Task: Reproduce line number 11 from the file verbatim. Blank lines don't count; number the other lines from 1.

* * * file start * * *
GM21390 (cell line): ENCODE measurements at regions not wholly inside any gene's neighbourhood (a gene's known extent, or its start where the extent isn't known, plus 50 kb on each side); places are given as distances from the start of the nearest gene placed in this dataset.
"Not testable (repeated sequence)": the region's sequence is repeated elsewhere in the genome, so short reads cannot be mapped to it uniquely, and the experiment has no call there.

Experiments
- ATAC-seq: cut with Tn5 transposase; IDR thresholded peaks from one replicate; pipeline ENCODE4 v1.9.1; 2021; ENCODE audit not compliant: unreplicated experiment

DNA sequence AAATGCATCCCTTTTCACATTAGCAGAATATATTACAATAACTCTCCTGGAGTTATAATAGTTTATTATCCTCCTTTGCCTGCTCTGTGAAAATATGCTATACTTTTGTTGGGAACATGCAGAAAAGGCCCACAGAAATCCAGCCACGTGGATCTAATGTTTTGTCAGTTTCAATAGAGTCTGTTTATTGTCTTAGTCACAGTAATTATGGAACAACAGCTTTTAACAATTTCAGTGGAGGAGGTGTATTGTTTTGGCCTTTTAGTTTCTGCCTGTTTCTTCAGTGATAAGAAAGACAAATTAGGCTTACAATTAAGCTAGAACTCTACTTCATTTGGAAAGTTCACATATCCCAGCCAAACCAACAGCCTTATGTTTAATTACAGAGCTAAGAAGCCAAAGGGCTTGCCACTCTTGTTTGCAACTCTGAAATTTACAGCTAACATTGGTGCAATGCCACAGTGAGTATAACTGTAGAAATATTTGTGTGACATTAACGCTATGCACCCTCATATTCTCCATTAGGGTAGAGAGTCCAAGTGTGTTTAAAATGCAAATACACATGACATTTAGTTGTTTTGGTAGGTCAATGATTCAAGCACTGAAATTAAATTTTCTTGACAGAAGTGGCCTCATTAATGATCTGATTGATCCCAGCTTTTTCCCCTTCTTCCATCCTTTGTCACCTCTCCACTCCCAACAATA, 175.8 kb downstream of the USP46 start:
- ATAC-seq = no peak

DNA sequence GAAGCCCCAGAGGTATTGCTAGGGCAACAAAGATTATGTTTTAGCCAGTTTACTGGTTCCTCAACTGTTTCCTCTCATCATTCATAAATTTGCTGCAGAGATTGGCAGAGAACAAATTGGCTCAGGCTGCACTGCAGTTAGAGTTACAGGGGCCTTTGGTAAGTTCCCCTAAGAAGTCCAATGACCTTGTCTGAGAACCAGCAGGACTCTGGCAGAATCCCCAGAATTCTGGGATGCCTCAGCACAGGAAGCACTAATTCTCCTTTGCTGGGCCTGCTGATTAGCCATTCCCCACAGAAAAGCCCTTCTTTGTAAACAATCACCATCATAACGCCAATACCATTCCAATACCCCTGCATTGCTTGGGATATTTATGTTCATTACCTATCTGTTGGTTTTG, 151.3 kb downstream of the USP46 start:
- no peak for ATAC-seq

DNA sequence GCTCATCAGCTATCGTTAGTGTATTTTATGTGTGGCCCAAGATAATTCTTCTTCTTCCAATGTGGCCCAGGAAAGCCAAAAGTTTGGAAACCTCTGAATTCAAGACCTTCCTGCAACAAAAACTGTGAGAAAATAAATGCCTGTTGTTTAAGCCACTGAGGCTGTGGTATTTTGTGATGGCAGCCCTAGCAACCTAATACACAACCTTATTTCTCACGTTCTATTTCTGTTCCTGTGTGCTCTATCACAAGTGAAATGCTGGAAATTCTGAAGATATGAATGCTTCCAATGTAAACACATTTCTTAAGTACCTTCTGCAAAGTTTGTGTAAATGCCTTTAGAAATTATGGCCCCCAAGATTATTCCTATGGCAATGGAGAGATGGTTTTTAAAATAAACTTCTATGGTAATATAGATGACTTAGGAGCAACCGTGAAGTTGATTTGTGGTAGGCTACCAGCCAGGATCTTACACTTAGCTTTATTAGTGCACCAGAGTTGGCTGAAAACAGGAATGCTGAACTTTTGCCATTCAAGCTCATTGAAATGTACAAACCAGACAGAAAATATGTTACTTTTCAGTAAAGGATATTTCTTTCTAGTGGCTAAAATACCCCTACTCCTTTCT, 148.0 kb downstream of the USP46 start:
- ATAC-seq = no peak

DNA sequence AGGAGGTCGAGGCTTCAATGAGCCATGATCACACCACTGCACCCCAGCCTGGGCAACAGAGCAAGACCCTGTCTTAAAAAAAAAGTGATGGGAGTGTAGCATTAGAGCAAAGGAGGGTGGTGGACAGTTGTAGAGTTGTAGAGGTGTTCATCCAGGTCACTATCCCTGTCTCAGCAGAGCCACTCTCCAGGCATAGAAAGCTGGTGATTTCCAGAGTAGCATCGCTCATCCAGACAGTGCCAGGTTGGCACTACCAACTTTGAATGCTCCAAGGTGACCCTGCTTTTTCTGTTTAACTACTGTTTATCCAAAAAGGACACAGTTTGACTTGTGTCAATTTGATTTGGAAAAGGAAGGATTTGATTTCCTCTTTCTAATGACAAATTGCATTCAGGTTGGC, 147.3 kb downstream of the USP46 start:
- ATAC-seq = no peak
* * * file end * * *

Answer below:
DNA sequence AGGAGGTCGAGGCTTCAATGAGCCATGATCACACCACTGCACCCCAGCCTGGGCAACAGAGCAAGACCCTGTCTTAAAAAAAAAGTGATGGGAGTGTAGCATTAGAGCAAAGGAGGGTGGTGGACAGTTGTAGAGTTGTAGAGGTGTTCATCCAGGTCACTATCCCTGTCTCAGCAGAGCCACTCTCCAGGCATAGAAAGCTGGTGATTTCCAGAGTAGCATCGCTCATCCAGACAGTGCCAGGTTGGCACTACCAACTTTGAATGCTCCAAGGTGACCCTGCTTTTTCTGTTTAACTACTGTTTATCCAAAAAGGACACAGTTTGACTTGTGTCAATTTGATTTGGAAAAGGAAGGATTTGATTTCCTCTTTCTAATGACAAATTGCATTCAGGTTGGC, 147.3 kb downstream of the USP46 start: